The Government issued guidance for law enforcement agencies and other agencies working with children entitled "Safeguarding Children in Prostitution" in May 2000. This was followed by "The National Plan for Safeguarding Children from Commercial Sexual Exploitation", which was published in September 2001.
The key message of both documents is that those under 18 who engage in prostitution are almost invariably victims and must be treated as such. A further key message is that wherever possible criminal justice action should be pursued against those who abuse children through prostitution or seek to exploit them as prostitutes.
The Sexual Offences Bill currently before Parliament proposes new offences to tackle the sexual exploitation of children, which will carry severe penalties. The proposals cover the exploitative and abusive activities associated with child prostitution and the involvement of children in pornography.
The Nationality, Immigration and Asylum Act 2002 introduces a new offence of trafficking persons to control them in prostitution. This offence carries a maximum penalty of 14 years in prison. The Sexual Offences Bill includes more comprehensive trafficking legislation to re-enact and replace these provisions, again carrying a maximum penalties of 14 years imprisonment. We have also developed and published a `toolkit' on victims of trafficking, which is a guide for immigration officers, police and others potentially dealing with trafficking victims. We hope that the 1212W toolkit will raise awareness of the difference between trafficking and smuggling, and help them to treat trafficking victims fairly.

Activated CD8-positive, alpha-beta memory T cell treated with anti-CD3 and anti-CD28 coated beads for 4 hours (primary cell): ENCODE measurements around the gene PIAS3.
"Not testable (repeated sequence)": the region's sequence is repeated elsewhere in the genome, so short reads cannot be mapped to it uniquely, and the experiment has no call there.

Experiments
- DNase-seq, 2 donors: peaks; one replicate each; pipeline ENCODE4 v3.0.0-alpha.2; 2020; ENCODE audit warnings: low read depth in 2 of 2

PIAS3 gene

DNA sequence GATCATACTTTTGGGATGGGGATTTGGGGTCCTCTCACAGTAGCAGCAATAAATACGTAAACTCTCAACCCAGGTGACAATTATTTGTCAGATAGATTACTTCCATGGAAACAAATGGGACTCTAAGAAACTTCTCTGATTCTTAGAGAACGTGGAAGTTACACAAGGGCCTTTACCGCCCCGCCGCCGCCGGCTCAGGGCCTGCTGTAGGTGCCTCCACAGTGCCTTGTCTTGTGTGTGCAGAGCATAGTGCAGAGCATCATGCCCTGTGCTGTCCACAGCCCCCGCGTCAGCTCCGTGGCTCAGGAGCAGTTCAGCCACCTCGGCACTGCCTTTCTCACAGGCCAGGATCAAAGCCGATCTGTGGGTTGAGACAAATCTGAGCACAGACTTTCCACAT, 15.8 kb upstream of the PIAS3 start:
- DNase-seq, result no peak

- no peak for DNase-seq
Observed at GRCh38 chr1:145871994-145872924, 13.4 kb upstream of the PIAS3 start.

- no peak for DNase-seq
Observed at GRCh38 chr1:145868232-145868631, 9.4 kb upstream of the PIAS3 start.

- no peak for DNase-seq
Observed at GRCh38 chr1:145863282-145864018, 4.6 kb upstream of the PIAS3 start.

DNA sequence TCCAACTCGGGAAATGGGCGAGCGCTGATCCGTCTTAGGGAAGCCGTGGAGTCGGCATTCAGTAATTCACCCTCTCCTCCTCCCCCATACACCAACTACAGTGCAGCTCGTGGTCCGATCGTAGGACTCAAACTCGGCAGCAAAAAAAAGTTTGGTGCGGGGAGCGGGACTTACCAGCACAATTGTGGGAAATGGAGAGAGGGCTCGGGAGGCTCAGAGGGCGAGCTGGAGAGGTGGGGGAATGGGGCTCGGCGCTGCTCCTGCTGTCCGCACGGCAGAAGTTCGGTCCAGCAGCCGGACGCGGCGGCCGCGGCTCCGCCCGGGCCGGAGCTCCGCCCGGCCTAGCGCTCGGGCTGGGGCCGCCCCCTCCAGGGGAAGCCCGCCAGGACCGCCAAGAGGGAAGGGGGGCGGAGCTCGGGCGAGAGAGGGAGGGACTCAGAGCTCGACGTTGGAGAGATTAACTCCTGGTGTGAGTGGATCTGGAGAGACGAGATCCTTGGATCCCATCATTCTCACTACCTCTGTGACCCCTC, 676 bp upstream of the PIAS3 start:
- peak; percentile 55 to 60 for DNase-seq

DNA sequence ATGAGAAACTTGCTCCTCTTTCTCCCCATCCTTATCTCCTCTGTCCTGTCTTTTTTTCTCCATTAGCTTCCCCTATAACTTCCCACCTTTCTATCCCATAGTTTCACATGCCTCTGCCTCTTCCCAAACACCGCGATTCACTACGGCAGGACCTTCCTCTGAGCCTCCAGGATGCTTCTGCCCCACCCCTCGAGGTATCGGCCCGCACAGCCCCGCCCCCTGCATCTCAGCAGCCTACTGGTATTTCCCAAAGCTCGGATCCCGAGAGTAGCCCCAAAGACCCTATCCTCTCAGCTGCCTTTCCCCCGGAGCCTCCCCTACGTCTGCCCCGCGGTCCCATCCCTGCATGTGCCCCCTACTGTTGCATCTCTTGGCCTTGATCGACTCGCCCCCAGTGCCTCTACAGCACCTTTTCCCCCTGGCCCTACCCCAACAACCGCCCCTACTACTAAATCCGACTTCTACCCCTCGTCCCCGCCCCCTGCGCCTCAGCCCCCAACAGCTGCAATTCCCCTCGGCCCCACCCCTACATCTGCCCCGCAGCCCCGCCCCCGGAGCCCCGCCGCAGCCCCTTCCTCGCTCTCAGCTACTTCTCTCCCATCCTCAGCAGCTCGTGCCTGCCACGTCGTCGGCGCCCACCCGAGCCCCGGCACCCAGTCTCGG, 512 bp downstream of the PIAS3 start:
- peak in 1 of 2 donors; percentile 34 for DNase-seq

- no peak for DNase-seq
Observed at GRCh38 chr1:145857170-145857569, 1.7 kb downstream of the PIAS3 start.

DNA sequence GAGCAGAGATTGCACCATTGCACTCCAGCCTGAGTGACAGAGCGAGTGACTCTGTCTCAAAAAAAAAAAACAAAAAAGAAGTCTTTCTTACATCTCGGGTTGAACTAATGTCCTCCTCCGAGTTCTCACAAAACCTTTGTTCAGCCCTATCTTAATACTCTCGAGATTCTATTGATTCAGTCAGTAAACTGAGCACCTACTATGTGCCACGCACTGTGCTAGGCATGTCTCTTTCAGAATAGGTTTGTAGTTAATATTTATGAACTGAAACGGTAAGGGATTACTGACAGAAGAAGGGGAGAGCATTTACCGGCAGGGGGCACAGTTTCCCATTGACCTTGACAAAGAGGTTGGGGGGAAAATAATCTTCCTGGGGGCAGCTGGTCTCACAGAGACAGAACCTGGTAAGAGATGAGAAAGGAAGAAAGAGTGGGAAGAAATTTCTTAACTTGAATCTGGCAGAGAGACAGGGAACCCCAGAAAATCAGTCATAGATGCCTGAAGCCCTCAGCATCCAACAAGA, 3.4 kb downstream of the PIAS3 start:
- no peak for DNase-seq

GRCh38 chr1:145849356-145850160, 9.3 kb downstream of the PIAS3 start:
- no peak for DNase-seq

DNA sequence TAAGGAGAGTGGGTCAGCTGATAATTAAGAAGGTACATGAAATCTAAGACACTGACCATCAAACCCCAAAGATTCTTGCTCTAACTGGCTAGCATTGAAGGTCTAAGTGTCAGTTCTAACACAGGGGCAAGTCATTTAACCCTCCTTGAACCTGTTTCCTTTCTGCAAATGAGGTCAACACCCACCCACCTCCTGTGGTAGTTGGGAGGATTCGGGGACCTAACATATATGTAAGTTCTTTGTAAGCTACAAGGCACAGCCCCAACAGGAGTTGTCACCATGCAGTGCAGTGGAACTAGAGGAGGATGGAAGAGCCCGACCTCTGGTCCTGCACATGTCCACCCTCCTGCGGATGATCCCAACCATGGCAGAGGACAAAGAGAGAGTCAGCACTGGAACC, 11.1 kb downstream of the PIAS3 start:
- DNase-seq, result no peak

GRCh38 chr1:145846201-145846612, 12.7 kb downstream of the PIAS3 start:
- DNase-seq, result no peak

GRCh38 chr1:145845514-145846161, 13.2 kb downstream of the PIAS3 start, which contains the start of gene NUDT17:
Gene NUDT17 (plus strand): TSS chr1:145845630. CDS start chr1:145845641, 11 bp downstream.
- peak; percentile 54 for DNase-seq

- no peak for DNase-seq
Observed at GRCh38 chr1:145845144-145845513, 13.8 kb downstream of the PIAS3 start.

§ Brian Cotter
To ask the Secretary of State for the Home Department what plans his Department has to criminalise all forms of child trafficking in the UK; and if he will make a statement. 
§ Beverley Hughes
The UK is committed to tackling the trafficking of children for sexual exploitation. Our strategy on trafficking is set out in the White Paper Secure Border Safe Haven and focuses on strengthening the law through new offences covering trafficking; providing appropriate support to victims of trafficking in the UK; tackling the criminals through intelligence and enforcement operations through the Reflex taskforce; EU co-operation and prevention in source and transit countries in partnership with Foreign and Commonwealth Office (FCO) and Department for International Development (DFID).
The new Sexual Offences Bill sets out new wide-ranging offences covering trafficking for sexual exploitation to replace the stop-gap offence of trafficking for the purpose of prostitution, introduced in the Nationality, Immigration and Asylum Act 2002. The offence of trafficking for sexual exploitation carries a tough maximum penalty of 14 years. In addition to this, the Bill also introduces a new offence of commercial sexual exploitation of a child, which will protect children up to 18. It covers a range of offences. including buying the sexual services of a child, (for which the penalty ranges from seven years to life depending on the age of the child); and causing, facilitating or controlling the commercial sexual exploitation of a child in prostitution or pornography, for which the maximum penalty will be 14 years imprisonment.